Upcoming Events

Seven films about forms of resistance

A Body of Becketts

Monday, October 23, 2017

Renowned Beckett interpreter Lisa Dwan introduces us to her work with Samuel Beckett, discussing her longstanding engagement with his oeuvre. Drawing on her performances and personal insights from working with Billie Whitelaw to Walter Asmus, Dwan traces a narrativethrough Beckett's intense poetic trajectory and the  'Beckettian’ aesthetic, examining what it costs those who seek to bring it to life.

America as Theater of Spanish Modernity: An Interdisciplinary Colloquium featuring Carlos Ramos, Juan José LaHuerta, María González Pendas, Ana Fernández Cebrián, and José M. del Pino.

Seven films about forms of resistance

Seven films about forms of resistance

3/13 | UPRISING

Everyone seems to be writing on populism these days, which is unsurprising given the global rise of populist movements, parties, and leaders. But the relationship of populism to religion remains understudied. In response, IRCPL has organized a three-part speaker series on Populism and Religion. With this series, we aim to illuminate the broad yet distinctive nature of populism(s) by analyzing their region-specific histories, the religious posturing of populist groups on both sides of the political spectrum, and the unique rhetorics used by populist movements to appeal to the general public.

Memory Laws: Criminalizing Historical Narrative

Friday, October 27, 2017 - Saturday, October 28, 2017

Since the 1980s, interest in politically and legally shaping public memory regarding the Holocaust and other crimes perpetrated during the Second World War has been evident in a wide variety of arenas. One manifestation of the trend has been the increasing demand for the right to truth, which is purportedly a precondition to conflict resolution and policies of redress.  At the same time, however, there is an increased recognition of the propensity for conflicting narratives about the past, particularly instrumentalized narratives about group identity and violent pasts, to escalate hostilities among nations, ethnicities and/or religions. These hostilities, anchored as they are in the collective memory and history of conflict, have become subject to extensive legislation, with the criminalization of statements about history and violent pasts becoming more commonplace.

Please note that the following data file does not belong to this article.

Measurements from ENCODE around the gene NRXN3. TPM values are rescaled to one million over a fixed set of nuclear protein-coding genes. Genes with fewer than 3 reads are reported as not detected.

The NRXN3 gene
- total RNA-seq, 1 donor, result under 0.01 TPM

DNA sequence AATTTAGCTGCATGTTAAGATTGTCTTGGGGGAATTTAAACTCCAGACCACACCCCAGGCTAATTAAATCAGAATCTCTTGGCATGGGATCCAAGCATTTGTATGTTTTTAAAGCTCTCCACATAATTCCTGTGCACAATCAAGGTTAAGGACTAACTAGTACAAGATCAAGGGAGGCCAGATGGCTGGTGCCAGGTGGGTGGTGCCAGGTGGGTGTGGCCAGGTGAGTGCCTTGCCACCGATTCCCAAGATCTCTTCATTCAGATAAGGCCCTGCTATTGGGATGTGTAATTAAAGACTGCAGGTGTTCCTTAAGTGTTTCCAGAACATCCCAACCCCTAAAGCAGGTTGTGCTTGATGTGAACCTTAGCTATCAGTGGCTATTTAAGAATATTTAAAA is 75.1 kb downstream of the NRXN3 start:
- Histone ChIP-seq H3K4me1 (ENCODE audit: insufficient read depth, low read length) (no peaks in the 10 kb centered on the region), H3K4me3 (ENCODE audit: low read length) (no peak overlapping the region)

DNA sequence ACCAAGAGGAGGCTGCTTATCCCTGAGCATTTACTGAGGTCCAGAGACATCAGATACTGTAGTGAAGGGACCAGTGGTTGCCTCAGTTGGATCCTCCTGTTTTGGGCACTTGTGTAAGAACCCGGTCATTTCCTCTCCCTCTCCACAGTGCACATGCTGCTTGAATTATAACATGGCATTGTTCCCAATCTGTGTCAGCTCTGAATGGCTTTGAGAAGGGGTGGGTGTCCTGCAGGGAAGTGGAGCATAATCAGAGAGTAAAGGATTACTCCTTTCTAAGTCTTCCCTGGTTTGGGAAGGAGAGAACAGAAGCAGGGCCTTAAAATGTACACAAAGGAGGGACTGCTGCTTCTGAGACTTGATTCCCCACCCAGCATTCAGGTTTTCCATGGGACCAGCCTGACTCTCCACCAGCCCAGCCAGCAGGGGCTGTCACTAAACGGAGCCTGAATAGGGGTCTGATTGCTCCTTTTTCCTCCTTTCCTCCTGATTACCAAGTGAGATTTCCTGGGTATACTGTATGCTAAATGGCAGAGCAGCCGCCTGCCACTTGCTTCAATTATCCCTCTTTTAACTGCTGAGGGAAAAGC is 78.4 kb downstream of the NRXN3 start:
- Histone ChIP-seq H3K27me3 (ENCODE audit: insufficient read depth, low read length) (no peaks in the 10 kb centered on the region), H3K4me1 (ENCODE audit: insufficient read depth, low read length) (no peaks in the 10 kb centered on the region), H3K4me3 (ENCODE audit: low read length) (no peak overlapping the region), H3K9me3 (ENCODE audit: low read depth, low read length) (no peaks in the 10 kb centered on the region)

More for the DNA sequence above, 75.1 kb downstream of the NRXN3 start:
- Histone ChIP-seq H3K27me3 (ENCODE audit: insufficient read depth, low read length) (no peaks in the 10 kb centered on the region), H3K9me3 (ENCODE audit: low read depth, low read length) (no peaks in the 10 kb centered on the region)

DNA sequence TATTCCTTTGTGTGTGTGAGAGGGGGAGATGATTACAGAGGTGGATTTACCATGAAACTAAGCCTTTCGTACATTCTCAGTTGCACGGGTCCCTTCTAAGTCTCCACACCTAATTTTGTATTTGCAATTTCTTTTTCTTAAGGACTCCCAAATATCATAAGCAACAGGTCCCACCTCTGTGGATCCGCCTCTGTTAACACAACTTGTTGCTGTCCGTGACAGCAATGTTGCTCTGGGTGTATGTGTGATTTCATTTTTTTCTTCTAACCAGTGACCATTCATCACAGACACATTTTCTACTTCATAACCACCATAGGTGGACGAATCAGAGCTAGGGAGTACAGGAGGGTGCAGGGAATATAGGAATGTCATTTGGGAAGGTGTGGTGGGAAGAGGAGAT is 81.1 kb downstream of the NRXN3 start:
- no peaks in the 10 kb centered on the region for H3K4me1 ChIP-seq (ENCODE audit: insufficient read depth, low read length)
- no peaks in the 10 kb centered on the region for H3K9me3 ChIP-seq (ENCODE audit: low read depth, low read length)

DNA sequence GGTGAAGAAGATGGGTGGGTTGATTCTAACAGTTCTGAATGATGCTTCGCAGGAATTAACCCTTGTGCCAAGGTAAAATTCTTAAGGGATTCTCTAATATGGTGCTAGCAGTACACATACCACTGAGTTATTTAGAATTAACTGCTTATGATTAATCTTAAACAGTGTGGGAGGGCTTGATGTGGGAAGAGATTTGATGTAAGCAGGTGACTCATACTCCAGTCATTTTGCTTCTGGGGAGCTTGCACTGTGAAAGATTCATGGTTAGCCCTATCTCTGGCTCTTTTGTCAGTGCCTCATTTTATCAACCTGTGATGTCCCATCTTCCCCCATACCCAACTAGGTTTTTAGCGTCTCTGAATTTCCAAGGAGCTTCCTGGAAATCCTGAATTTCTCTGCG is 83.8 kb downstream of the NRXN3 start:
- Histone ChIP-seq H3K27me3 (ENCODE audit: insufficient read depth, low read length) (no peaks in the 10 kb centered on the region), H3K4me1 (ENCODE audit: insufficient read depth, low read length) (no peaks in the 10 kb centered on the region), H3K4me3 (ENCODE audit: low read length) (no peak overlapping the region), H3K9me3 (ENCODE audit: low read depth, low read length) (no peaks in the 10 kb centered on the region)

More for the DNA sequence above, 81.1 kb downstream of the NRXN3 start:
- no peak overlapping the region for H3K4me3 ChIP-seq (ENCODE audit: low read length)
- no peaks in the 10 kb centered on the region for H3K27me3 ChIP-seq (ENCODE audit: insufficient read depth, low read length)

This lecture series will explore the enigma of how what we write relates back to the experience of bodies, healthy and unwell. Our speakers will explore how the medical humanities build on and revise earlier notions of the “medical arts.” At stake are the problem of representation and the interpretation of cultural products, past and present, through medical models.

Coming To Terms With A Polarized Society "Strangers in Their Own Land: Where Do We Go From Here?" Arlie R. Hochschild, Professor of Sociology Emerita, University of California, Berkeley Panelists:  Frederick Harris, Dean of Social Sciences and Professor of Political Science, Columbia University Nicholas Lemann, Joseph Pulitzer II and Edith Pulitzer Moore Professor of Journalism and Dean Emeritus of the Faculty of Journalism, Columbia University; staff writer for the New Yorker

This book challenges the ways we read, write, store, and retrieve information in the digital age. Computers—from electronic books to smart phones—play an active role in our social lives. Our technological choices thus entail theoretical and political commitments. Dennis Tenen takes up today's strange enmeshing of humans, texts, and machines to argue that our most ingrained intuitions about texts are profoundly alienated from the physical contexts of their intellectual production. Drawing on a range of primary sources from both literary theory and software engineering, he makes a case for a more transparent practice of human–computer interaction. Plain Text is thus a rallying call, a frame of mind as much as a file format. It reminds us, ultimately, that our devices also encode specific modes of governance and control that must remain available to interpretation.

Airea D. Matthews’s first collection of poems, Simulacra, received the 2016 Yale Series of Younger Poets Award, chosen by Carl Phillips, who writes the book “offers us the poem as prose story, as an exchange of text messages with the dead, as collapsed opera, as Tweet, even as a possible mash-up of rap, litany, and Stein’s prosody,” which are all ways to enact “the ceaseless hunger that is the book’s thematic core.” She is a recipient of a 2016 Rona Jaffe Foundation Writers’ Award and an Assistant Professor of Creative Writing at Bryn Mawr College. D. A. Powell is the author of five collections, including Useless Landscape, or A Guide for Boys which received the National Book Critics Circle Award in poetry. “No accessible poet of his generation is half as original, and no poet as original is this accessible” (Stephen Burt). He is a Professor at University of San Francisco. Rachel Zucker is the author of nine books, most recently MOTHERs, a memoir, and The Pedestrians, a double collection of poetry and prose. “Her poems read like skin-of-your-teeth escapes from impending disaster”; and as mediations on time, they focus “on one of its most heartbreaking dilemmas: how to be in the moment when all you can think about is the nostalgia you’ll feel for it once it’s over. Poetry as a temporal acrobatics, outwitting distraction” (Dan Chiasson). She teaches poetry at NYU and is the host of the podcast Commonplace: Conversations with Poets (and Other People).